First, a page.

• How We Got Here: "The Potter's Field" opens with the monks finding a body buried in said field. Then the action jumps back a year to show how Brother Ruald, once a potter, abandoned his wife to become a monk. The body is suspected to be that of his wife.
  • I Never Said It Was Poison:
    • Cadfael tells Edwin his stepfather was 'cut down' and Edwin disclaims drawing a blade against him. That he didn't correct Cadfael, combined with trustingly putting his lips to a beaker of monkshood oil, combines to convince Cadfael of his innocence.
    • One of the murder suspects in "Raven in the Foregate" admits that he left Ailnoth "stone-dead on the bridge" after Ailnoth attacked him and he defended himself. Cadfael realizes that the investigation isn't over yet, because Ailnoth drowned, meaning that a second person must have finished him off. (This turns out to only be partly true.)
  • In Name Only: Series finale "The Pilgrim of Hate" is ostensibly an adaptation of the Ellis Peters novel of the same name, but bears little resemblance to the book other than a couple of character names. The 12 previous episodes were much more faithful adaptations of Peters novels.
  • Inspector Lestrade: Hugh Beringar and the previous sheriff, Gilbert Prescotte, represent both sides of the Lestrade coin. Hugh is compelled to suspect and investigate the most obvious killer, but he is always willing to listen to Cadfael and gives him leeway to investigate. Gilbert is the kind who declares a case open-and-shut, resents Cadfael, and once wounds an unrelated person after mistaking him for the suspect.
  • It's All My Fault:
    • Brother Oswin loudly proclaims that he is guilty of mortal sin and "was [Sister Hilaria's] death" in "The Virgin in the Ice" leading the other monks to wonder if he was the one who raped and murdered her. What he felt guilty for was not protecting her and also being attracted to her when a blizzard forced them to huddle together.
    • For once, Brother Jerome feels guilt over his pettiness when he wishes Rhisiart dead for refusing the monks and insulting the Prior, believing that his spiteful prayer brought on the murder. Cadfael tells him that just having a spiteful wish can't kill a man.
    • Brother Jerome has another confession to make in "The Holy Thief" for striking Alfred over the head in anger. Although the blow wasn't fatal as he'd thought, it did stun him enough to make him vulnaerable to the real killer, and Radulfus is furious that a holy brother even contemplated doing such a thing.
  • It Gets Easier: Cadfael at one point says that after killing once, the next deaths don't hurt as much, and that he's stood on a battlefield drenched in blood and felt nothing.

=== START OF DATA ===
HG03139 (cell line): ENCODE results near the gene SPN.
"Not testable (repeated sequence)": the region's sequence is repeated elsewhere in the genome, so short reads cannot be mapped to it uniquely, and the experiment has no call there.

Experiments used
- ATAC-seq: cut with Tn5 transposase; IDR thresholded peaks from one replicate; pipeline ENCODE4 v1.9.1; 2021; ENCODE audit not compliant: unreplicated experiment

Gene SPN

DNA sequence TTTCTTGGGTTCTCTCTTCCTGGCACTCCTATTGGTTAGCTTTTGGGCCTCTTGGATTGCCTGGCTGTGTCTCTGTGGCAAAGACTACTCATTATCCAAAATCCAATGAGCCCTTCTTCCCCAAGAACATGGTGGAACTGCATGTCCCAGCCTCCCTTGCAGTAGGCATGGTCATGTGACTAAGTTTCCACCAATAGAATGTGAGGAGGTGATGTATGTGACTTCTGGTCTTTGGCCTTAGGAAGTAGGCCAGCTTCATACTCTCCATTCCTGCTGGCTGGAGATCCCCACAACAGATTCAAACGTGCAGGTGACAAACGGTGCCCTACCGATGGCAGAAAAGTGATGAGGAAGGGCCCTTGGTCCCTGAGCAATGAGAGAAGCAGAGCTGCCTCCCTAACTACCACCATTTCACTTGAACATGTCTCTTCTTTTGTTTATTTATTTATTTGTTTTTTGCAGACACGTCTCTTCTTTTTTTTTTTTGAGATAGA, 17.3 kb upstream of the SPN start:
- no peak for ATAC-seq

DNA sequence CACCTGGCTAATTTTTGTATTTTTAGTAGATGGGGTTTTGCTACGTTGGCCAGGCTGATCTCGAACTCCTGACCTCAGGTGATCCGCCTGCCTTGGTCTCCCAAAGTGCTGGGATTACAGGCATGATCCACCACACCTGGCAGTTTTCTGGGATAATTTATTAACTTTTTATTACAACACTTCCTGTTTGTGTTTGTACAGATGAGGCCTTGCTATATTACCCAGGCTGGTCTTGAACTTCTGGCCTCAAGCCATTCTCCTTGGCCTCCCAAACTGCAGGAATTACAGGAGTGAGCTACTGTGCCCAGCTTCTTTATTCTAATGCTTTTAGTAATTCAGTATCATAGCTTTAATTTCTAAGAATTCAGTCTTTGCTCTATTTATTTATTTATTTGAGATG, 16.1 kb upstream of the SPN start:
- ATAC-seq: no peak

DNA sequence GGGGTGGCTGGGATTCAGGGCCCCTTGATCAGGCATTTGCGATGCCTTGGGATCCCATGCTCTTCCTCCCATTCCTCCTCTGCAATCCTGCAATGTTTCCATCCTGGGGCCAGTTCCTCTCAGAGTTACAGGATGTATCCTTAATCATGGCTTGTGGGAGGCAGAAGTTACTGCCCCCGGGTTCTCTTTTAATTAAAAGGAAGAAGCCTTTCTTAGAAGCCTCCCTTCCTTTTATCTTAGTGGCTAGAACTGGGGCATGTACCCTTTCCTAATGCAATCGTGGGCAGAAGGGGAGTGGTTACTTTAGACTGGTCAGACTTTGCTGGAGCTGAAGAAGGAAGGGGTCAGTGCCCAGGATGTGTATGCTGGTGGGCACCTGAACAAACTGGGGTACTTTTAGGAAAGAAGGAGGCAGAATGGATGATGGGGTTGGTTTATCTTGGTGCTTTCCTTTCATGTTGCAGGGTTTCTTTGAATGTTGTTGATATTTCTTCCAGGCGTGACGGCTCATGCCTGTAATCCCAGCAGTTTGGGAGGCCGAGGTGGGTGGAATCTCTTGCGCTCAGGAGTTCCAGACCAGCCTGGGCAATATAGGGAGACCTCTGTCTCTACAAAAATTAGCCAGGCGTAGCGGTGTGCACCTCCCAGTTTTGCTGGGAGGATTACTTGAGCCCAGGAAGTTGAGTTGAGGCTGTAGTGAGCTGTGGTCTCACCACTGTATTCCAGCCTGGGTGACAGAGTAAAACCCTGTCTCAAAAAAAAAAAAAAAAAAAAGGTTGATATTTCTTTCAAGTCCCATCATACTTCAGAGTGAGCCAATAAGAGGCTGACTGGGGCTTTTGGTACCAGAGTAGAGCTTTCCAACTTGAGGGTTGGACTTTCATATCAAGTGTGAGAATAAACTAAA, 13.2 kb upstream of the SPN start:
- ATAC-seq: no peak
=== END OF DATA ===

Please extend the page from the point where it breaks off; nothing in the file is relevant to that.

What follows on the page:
• It's Personal: In "Monk's Hood", Cadfael is particularly driven to solve the case despite being strictly ordered away because the murder was done with a medicinal oil that he made with his own hands.
  • Jerk with a Heart of Gold: Prior Robert is haughty, a stickler for the rules and often opposes Cadfael's unorthodox methods. At the same time he has shown to genuinely want the best for the abbey and others, give people the benefit of the doubt, is willing to truly apologize when he is wrong, and even he finds Brother Jerome's attidue and nature at times to be too much.
  • Jurisdiction Friction:
    • Hugh Beringar argues with the Abbot when Joscelin flees onto the Abbey grounds, and therefore into the Abbey's authority.
    • Prestcote gets cranky whenever Cadfael tries to give him advice or contradict his suspicions.
    • Cassale makes a point of calling Beringar "Undersheriff" when hunting for enemies of King Stephen around Shrewsbury.
  • Juxtaposition Of Birth And Death: Done with an animal birth in "Sanctuary Sparrow." Cadfael, aglow in the satisfaction of delivering a newborn foal, washes up in the river and spots Pesh's floating corpse.
  • Karma Houdini: Prior Herluin is never punished by either human authority or the narrative for constantly impeding Cadfael.
  • Kick the Dog:
    • Father Ailnoth's cruelty towards Eleanor. He refuses to hear her confession and instead drives her out of the church for being pregnant out of wedlock; an opinion not shared by the villagers, all of whom liked her and were outraged at her death.
    • Lord Cassale from "The Raven in the Foregate" and Le Gaucher from "The Virgin in the Ice" both delight in killing hapless peasants.
  • Kick the Son of a Bitch: Brother Jerome deserves everything he gets.
  • The Killer Was Left-Handed: A series of these deductions form the solution to "The Virgin in the Ice". Cadfael deduces that Brother Oswin could not have killed Sister Hilaria because his wound was on the left side and would not have stained the left side of Hilaria's shift if he had smothered her. He then realizes that Lord Boterel was wounded on the right side, and further was in the company of a person who had a knife and was left-handed, namely Lady Ermina. So after Boterel tried to rape Ermina and she stabbed him, he then raped and murdered Hilaria.